Fired up the old Kaypro. It’s a little temperamental these days, but given we’re about the same age, and computer years go by about a zillion times faster than human years, it’s amazing it still works at all. And you know the best part? It has WordStar, the best word processor ever made.

WordStar was one of the most popular, if not the most popular word processor in the pre-GUI era. Once you’ve memorized some basic commands it is very easy to use - and fast too! The Kaypro’s full stroke keyboard (which emits a tiny beep every time a key is pressed) is a joy to use as well.

Andy Kay “invented” the Kaypro (except he didn’t, the circuitry was largely copied from the “Big Board” computer - a DIY kit that required literal centuries of soldering at home to complete... and he got sued over it) in 1982. The Kaypro was riding on the coattails of the Osborne (ever hear of the Osborne Effect?) - an all-in-one portable computer that came bundled with a software package so any luddite could pick one up and jump instantly into the age of computing. This was still a revolutionary idea in 1982, when one would buy a computer, buy disk drives, buy a monitor, select software - all without having a clue about computer hardware, or software, or knowing anybody who had any clue either. Computers like the Kaypro and Osborne made uncharted territory a little more inviting.

Kaypro wanted to be the Volkswagen of computers. And for a couple years they did sell in huge quantities. But Kaypro ran into a problem that was rather the opposite of the Osborne Effect. Their marketing banked on selling the Kaypro as a known quantity in an age of unbridled incompatibility. Every Kaypro was more or less compatible with every other Kaypro. It was the first safe choice in buying computers. But it turned out to be the wrong choice.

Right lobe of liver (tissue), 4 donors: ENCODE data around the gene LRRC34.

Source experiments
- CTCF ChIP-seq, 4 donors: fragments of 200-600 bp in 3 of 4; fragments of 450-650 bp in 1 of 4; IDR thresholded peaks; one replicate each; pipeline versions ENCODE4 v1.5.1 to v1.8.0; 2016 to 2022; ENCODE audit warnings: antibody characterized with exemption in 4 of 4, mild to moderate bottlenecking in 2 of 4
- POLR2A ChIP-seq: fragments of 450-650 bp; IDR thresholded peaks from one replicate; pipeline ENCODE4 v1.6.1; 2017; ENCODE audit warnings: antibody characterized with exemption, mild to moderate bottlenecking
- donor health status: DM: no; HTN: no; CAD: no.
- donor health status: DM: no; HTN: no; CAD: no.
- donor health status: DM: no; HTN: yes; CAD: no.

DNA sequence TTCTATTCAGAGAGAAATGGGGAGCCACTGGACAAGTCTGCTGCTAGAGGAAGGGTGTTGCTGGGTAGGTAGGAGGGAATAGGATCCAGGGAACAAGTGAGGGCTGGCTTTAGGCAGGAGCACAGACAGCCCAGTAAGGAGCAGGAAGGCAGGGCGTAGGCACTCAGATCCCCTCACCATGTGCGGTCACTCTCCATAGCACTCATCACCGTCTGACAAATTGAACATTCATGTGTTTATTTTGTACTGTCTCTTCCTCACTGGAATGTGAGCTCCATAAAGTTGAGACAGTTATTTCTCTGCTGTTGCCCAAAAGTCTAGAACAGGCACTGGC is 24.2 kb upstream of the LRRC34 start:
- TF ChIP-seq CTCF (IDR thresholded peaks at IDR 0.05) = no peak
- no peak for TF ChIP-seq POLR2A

In 1982 the IBM PC and MS DOS were just one of a multitude of standards. Nobody knew they would become the standard for future computers. Kaypro didn’t take the risk, other companies did, and by the time Kaypro responded they were left in the dust. Further they already had typecast themselves - nobody was interested in their desktop PCs, they only knew Kaypro for their portable computers. And perhaps more frustratingly, the sort of buyers Kaypro did attract with their marketing were not the sort of people who needed to run out and buy a new computer every two or three years. They bought Kaypro because Kaypro was safe, staid, and they didn’t want to be hassled with thinking about every new feature and update. Arthur C. Clarke owned a Kaypro. He used it for over a decade. 


WordStar on the other hand, had phenomenal, lasting success. George R.R. Martin still swears by it. Anne Rice use it until her old DOS computer died and she had to switch to MS Word (which she hated). It is kind of fun for me because it’s a bit like using a typewriter in its simplicity, but you have the ability to edit and any time. Writing, stream of consciousness style is easy because there’s nothing to distract you. You just type and words appear on the screen. You’re not thinking about fonts or margins, just the words. When you’re done with that you can format the whole thing with a few commands. No squiggly lines under words either. You want to spell check? You check the file with another program after you’re done typing. Not having all the options staring you in the face constantly is freeing in that way.